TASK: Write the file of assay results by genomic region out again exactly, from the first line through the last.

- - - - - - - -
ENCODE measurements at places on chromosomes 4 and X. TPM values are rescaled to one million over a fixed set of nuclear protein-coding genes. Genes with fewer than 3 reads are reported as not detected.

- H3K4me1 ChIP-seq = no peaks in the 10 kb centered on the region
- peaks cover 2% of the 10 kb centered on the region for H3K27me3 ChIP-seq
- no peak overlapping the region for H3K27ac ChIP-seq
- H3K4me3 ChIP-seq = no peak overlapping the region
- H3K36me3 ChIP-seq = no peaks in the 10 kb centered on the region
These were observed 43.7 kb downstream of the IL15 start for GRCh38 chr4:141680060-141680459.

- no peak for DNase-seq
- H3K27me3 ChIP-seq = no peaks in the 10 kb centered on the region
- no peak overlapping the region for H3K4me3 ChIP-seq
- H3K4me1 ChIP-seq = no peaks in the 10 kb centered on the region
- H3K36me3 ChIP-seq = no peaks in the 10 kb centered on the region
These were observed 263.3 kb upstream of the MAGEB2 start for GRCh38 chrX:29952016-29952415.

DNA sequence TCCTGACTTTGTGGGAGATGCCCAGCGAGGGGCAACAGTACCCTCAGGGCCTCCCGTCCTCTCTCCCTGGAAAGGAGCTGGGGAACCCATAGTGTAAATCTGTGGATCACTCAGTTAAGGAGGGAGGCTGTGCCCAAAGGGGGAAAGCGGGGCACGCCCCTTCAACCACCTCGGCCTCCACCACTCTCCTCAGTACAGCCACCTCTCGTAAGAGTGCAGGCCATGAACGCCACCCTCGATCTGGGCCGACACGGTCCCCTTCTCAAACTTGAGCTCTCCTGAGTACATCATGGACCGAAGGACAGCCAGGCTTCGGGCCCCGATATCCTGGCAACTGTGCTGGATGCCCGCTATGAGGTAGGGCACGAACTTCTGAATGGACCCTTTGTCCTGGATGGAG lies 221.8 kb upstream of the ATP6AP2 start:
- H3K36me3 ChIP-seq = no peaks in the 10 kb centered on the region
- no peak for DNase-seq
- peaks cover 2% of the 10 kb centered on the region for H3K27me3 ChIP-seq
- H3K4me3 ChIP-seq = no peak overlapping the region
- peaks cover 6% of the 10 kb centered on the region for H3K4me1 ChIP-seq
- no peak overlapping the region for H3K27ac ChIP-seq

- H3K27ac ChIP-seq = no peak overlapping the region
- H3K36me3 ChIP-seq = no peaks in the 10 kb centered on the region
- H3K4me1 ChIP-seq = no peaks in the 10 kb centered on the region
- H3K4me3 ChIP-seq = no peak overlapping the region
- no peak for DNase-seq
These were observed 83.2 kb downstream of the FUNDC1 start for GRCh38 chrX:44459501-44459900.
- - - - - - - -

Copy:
ENCODE measurements at places on chromosomes 4 and X. TPM values are rescaled to one million over a fixed set of nuclear protein-coding genes. Genes with fewer than 3 reads are reported as not detected.

- H3K4me1 ChIP-seq = no peaks in the 10 kb centered on the region
- peaks cover 2% of the 10 kb centered on the region for H3K27me3 ChIP-seq
- no peak overlapping the region for H3K27ac ChIP-seq
- H3K4me3 ChIP-seq = no peak overlapping the region
- H3K36me3 ChIP-seq = no peaks in the 10 kb centered on the region
These were observed 43.7 kb downstream of the IL15 start for GRCh38 chr4:141680060-141680459.

- no peak for DNase-seq
- H3K27me3 ChIP-seq = no peaks in the 10 kb centered on the region
- no peak overlapping the region for H3K4me3 ChIP-seq
- H3K4me1 ChIP-seq = no peaks in the 10 kb centered on the region
- H3K36me3 ChIP-seq = no peaks in the 10 kb centered on the region
These were observed 263.3 kb upstream of the MAGEB2 start for GRCh38 chrX:29952016-29952415.

DNA sequence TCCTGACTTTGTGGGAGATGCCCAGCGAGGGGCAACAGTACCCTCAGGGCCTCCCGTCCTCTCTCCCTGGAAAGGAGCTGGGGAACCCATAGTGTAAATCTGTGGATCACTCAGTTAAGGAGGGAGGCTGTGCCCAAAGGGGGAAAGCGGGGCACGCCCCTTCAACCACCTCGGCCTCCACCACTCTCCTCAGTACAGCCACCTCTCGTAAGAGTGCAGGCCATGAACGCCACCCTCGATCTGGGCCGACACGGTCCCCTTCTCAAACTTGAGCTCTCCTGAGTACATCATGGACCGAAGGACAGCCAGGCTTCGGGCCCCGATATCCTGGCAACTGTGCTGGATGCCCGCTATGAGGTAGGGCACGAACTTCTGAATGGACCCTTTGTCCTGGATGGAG lies 221.8 kb upstream of the ATP6AP2 start:
- H3K36me3 ChIP-seq = no peaks in the 10 kb centered on the region
- no peak for DNase-seq
- peaks cover 2% of the 10 kb centered on the region for H3K27me3 ChIP-seq
- H3K4me3 ChIP-seq = no peak overlapping the region
- peaks cover 6% of the 10 kb centered on the region for H3K4me1 ChIP-seq
- no peak overlapping the region for H3K27ac ChIP-seq

- H3K27ac ChIP-seq = no peak overlapping the region
- H3K36me3 ChIP-seq = no peaks in the 10 kb centered on the region
- H3K4me1 ChIP-seq = no peaks in the 10 kb centered on the region
- H3K4me3 ChIP-seq = no peak overlapping the region
- no peak for DNase-seq
These were observed 83.2 kb downstream of the FUNDC1 start for GRCh38 chrX:44459501-44459900.